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Later-life learning and a lifelong ambition: Lisa’s new beginning

Lisa tells us how she became a mature student at the age of 50 – and how it’s given her a new lease of life. 

In early 2017, Lisa Kay was settling into a new job. 

It promised to be an exciting new start in the wake of her mother’s sudden death three years earlier – until, that was, a lengthy series of hospital visits and unexplained ailments began. 

“I was rushed in for what turned out to be a sepsis-type illness,” Lisa explained.  

“Then I got an infection of the gall bladder, and then a breathing tube damaged my tonsils. It was just one thing after another.” 

As her health worsened, Lisa could have had no idea that her new start would come not through work, but higher education. 

After all, university was a dream she had resigned herself to missing out on many years ago. 

Getting answers – and inspiration 

Lisa eventually went to A&E, and later learned that she was living with Paget’s disease of the bone, an incurable condition that affects bone renewal in her skull. 

“I struggled on for a while, but I had to stop working,” Lisa said. “I was medically retired in March 2021 and found myself thinking ‘now what?’. 

“I still wanted to do something – something that let me be flexible around my health, but something demanding and exciting all the same.” 

Lisa turned to the web and found a counselling course with the Centre for Lifelong Learning at the University of Warwick.  

It was just the beginning. 

“I soon heard people talking about Gateway to Higher Education"

“I soon heard people talking about Gateway to Higher Education – a free part-time course where if you do well, you get a guaranteed place to study for a Social Studies degree at Warwick,” Lisa said.  

“That’s one heck of a carrot to dangle in front of someone like me!” 

Challenge accepted 

While ending her career was a blow – she enjoyed three decades in IT and service management at the likes of Tui, Capita and Deutsche Bank – university had been a lifelong ambition.  

“I grew up in Chelmsley Wood and went to Whitesmore School, known as one of the rougher schools at the time. 

“I did well and wanted to go to uni, but I suppose I wasn’t in an environment where that happened very often. 

“My sister stayed in education, and I was offered places on a nursing course at the hospital and at a catering college, but I was encouraged to go into work. 

“I hated not being able to go to university – it’s why I encouraged my own two daughters to try it, one of whom is going on to do a master’s in Bristol.”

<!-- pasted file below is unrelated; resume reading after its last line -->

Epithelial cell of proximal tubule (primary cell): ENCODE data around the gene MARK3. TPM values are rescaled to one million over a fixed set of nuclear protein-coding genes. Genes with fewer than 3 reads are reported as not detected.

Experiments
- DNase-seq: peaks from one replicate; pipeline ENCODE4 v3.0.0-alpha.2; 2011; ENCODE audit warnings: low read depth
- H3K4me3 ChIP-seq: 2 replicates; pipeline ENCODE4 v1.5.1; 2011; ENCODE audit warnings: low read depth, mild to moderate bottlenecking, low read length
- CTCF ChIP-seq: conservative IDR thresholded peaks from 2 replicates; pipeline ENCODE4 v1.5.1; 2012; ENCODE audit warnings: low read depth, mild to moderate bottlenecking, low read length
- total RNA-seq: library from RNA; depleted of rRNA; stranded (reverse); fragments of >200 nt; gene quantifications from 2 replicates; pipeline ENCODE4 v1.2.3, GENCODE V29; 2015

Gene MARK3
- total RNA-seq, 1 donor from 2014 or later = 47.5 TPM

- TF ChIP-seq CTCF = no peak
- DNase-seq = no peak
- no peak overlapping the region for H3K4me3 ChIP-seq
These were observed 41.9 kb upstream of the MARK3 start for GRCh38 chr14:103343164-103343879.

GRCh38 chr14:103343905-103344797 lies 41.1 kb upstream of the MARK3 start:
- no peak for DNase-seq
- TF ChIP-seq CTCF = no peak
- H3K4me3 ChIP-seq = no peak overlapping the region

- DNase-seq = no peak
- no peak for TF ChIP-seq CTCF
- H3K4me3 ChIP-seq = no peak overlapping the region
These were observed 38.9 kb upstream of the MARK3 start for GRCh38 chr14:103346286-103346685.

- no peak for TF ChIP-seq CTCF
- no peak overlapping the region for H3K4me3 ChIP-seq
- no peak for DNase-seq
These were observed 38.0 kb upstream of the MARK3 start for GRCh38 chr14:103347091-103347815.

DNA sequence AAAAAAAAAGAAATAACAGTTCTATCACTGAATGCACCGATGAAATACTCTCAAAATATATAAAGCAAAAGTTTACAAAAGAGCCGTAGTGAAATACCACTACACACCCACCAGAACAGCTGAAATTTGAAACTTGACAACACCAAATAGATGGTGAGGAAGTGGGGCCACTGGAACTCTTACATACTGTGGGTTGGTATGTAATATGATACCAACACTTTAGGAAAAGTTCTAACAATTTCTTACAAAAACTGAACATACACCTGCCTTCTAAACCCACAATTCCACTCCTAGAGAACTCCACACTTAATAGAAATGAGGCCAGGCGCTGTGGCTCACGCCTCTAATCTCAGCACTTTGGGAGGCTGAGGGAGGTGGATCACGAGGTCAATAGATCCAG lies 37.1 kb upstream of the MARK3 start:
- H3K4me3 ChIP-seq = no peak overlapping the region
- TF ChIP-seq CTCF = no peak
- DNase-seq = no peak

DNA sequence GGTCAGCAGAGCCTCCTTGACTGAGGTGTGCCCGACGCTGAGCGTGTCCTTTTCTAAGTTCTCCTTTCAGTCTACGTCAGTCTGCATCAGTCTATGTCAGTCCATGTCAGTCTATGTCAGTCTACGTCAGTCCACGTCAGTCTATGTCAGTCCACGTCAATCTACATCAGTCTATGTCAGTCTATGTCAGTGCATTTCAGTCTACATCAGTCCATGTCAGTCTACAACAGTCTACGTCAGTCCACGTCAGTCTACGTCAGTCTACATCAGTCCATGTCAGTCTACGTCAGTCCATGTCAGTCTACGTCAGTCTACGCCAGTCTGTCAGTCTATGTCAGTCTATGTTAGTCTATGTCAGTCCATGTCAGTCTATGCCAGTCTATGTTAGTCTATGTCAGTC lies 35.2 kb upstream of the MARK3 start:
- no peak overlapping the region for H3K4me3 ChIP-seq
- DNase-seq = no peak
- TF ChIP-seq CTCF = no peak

At the age of 50, Gateway gave Lisa her dream opportunity to experience higher education, albeit around 30 years later than she originally envisioned. 

“It was amazing,” she said. 

“My tutor understood what being a mature student is all about because he didn’t start university until he was 29, and I met some lovely people, two of whom I’m now close friends with.” 

Feeling right at home 

Lisa thrived, securing a spot on a BA (Hons) Social Studies degree at the University of Warwick, where she now studies full time. 

To say it’s been transformational would be an understatement. 

“Being a mature student feels amazing. I love it so much. Every time I come to campus, I’m dancing!"

“Being a mature student feels amazing" Lisa said. "I love it so much. Every time I come to campus, I’m dancing!"

“My daughter did Sociology at GCSE and A-Level and I thought it sounded amazing.  

“She used to talk to me about things on her course like race relations, which is something that’s always fascinated me, so now to be studying something similar myself is great. 

“The younger students have been brilliantly respectful and treated me like anyone else on the course. 

“I bring a different experience to our seminars because I’ve lived a life before university – I can share my knowledge of things from before they were born and learn from their perspectives, too.” 

Overcoming the obstacles 

Lisa still lives with pain and her condition requires regular infusions. 

She’s also facing potential surgery, may be forced to give up driving and could lose sight in her left eye.  

But by adjusting her study habits and staying flexible, Lisa’s determined to not let anything get in her way. 

“I've never had so much support"

“I’ve never had so much support”, she said. 

“When I started the course, I told the university’s wellbeing team about my health and they encouraged me to apply for the Disabled Students’ Allowance.  

“That’s given me access to so much equipment, software and even a taxi allowance for up to seven journeys a year when I’m in too much pain to drive in.” 

Lisa’s mental health has improved drastically following her diagnosis – something she attributes to her studies.  

“For the first time since maybe 2014, I feel like I’m where I’m meant to be,” she said.  

“I suppose I didn’t realise how bad my mental health was until it got better.” 

A bright future 

Lisa is preparing to give refuge to a Ukrainian man with cystic fibrosis – “I’ve helped raise £4,300 to help the people over there, so this is the next thing I can do” – and is looking ahead to postgraduate life. 

“My degree ends in 2024 and I then want to do an MA and a PhD, possibly in Sociology,” she said. 

“It’s funny; my school performed The Jackdaw of Rheims on stage at Warwick Arts Centre when I was 10, and now I’m back here as a student all these years later!” 

Lisa is keen to inspire others considering becoming a mature student. 

Don’t ever think you can’t do it because you’re too old, too ill, can’t drive… there’s always a way"

“Don’t ever think you can’t do it because you’re too old, too ill, can’t drive… there’s always a way,” she said. 

“My mum and I used to speak about going to New York. 

“Her line was always ‘when I’ve retired’, but she died before we had chance to go.

 “Now I’ll never let life pass me by.”